Tuesday, August 19, 2008

reality check

OK. I know the last post was over the top. But I was emotionally feeling "over the top" ... or "under the bus" or "through the wringer" or whichever wretchedly appropriate prepositional phrase you (or I!) can come up with.

To make a short story long ...

I've been reading a lot of fluffy-plotted steamy romance novels this summer because, well, I guess for lack of a better reason, because I've been unwilling to literally experience anything deep or meaningful or unpleasant or life-altering or even uplifting. I simply haven't had it in me to want to do any real thinking.

So romance novels it is!

Well, I started to feel a smidge guilty over letting so many of my letter-decoding synapses go all catatonic and then rigor mortis on me so I decided I needed to jump into some "real" reading. So I grabbed Pos's copy of The Grapes of Wrath.

I thought, "Hey, Steinbeck, he's brilliant! He's all literary and poetic and acclaimed and stuff. Surely I'll be able to coax some of my brain cells back from the dead!!"

Boy was I wrong. I slipped from brain dead status to crippling depression overnight. I couldn't get past the horror of deprivation and misery and abject poverty and railing against forces bigger than you and all the kind of things that can keep a person up at night.

Pos did warn me. He did say it was a tough read -- said it wasn't a good book for me. And boy was he right. So I stopped reading

but unfortunately, what that man wrote managed into get lodged in my head anyway.

[Flash forward several nights later, pre-post rant]

Me: Pos, can you please put these receipts in Quicken?
Pos: Sure, I have a couple to put in myself.
Me: Hey, did you manage to log today's haircut expense?
Pos: [looking at his laptop screen; ominously silent] Uh, no!
Me: I told you about it on the phone this afternoon, just before going to pick up a few things for dinner tonight. You said you got it.
Pos: [voice taking on a particularly dreadful edge; his response, more of a snarl] I don't have our Quicken information on my work computer. What makes you think I would have any idea about our numbers?!
Me: [heat rising to my cheeks; begin to seethe] Well, what is the balance?
Pos: [pregnant, obscenely ample pause] Not enough!
Me: Fine!!

[All the while, I'm in a full blown panic!]

*Funny how money always has a way of doing that to me.*

“Oh crap, oh crap, oh crap!!” I mentally moan to myself. “How am I going to scrape us along until payday? School is fastly approaching and there is SO much I have to get. Shoes are needed for the boys. The girl needs new bras. Everyone’s socks have holes in them; quite a desperate fleece situation, really. And the boys need bigger undies!” I can’t even bring myself to look in the frig and take a most dismal inventory of our sparse rations.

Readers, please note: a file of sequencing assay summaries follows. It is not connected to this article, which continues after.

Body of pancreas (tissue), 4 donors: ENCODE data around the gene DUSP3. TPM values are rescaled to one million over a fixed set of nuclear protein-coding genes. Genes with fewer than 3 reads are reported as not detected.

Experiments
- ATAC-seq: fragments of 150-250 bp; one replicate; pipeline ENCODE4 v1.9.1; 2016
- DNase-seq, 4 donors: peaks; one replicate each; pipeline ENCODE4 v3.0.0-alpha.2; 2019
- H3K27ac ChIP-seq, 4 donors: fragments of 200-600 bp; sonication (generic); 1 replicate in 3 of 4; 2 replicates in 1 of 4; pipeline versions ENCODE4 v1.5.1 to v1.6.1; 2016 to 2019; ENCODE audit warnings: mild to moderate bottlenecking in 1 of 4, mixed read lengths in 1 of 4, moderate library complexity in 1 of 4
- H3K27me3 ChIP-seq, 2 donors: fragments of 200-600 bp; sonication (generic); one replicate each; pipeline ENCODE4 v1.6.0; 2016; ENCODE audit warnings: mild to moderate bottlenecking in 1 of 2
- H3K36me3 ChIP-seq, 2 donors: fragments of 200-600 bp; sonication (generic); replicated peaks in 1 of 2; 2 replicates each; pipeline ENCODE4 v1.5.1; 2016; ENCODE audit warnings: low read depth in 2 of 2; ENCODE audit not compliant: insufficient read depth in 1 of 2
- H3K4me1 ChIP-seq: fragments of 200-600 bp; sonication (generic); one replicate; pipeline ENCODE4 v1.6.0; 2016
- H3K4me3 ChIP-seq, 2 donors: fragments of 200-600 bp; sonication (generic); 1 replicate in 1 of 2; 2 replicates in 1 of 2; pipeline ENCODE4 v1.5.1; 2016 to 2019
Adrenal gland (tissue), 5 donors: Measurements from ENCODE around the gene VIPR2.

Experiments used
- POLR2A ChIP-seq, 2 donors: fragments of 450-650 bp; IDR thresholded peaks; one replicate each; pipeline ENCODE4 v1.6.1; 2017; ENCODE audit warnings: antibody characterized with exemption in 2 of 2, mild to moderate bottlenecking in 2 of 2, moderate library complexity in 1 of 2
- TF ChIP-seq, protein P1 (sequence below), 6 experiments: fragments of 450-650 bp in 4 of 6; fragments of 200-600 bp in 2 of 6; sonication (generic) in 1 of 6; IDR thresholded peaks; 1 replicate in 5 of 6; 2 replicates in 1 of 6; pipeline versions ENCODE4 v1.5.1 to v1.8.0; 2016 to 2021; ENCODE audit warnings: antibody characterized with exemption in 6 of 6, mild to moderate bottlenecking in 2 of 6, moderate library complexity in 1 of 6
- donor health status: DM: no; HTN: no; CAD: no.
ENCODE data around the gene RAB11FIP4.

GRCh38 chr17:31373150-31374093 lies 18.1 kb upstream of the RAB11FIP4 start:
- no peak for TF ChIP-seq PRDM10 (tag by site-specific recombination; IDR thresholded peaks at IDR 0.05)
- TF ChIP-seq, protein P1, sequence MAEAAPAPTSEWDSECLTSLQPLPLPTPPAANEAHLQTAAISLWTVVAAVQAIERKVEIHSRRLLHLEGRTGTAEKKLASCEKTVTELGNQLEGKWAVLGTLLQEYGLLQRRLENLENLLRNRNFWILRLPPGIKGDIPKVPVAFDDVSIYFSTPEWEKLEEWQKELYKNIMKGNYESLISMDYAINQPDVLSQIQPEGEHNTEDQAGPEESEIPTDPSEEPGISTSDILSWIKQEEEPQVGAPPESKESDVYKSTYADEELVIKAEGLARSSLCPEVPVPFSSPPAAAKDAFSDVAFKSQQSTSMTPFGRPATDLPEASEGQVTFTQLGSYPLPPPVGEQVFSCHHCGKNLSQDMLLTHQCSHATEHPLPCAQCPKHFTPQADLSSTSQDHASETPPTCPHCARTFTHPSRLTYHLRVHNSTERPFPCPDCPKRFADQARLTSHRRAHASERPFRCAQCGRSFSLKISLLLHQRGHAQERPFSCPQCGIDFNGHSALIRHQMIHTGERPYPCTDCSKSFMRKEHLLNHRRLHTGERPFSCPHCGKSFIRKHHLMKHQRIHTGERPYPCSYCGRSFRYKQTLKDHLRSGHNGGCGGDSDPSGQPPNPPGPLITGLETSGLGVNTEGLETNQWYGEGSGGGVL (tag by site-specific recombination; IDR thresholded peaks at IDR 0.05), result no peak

My mind races with lists and lists of expenditures and comes completely short of indentifying enough income to match the need. I feel like I’m in a freakin’ Steinbeck novel and we’re about to load up the minivan with our meager, dusty possessions and head west for some seriously hard apple-picking times!


But then I remember, I’m not all that and we’re not all leaving and things really aren’t that bad. I just need to have more patience. And more resilience. And I especially need to have more faith in the overall choices we make for our family.

In the meantime, my dreams about winning it big with the Lottery take on an exceptionally intense luster and gleam in my furtive imagination. And I find myself drifting off into blissfully extravagant daydreams involving an unlimited expense account, a beautifully appointed flat in Paris and all the new underwear my children could ever want!


Dave said...

You didn't read far enough in the book, it's an affirmation of the human spirit facing adversity:


"I'll be all around in the dark. I'll be everywhere. Wherever you can look, wherever there's a fight, so hungry people can eat, I'll be there. Wherever there's a cop beatin' up a guy, I'll be there. I'll be in the way guys yell when they're mad. I'll be in the way kids laugh when they're hungry and they know supper's ready, and when people are eatin' the stuff they raise and livin' in the houses they build, I'll be there, too."

Later, Ma:

"I ain't never gonna be scared no more. I was though. For a while it looked like we was beat. Good and beat. Looked like we didn't have nobody in the world but enemies. Like nobody was friendly no more. Made me feel kinda bad and scared too, like we was lost and nobody cared.... Rich fellas come up and they die, and their kids ain't no good and they die out too, but we keep on coming. We're the people that live. They can't wipe us out, they can't lick us. We'll go on forever Pa, cos we're the people."

And, of course, they're both wrong; but, wonderfully so.

molly gras said...

they're both wrong?!!

How? Why?

Arrgh!! I guess I now need to read the damn book to figure this all out -- I'm all about wanting to read about the affirmation of the human spirit (*think Power of One to know what hooks me in that department!)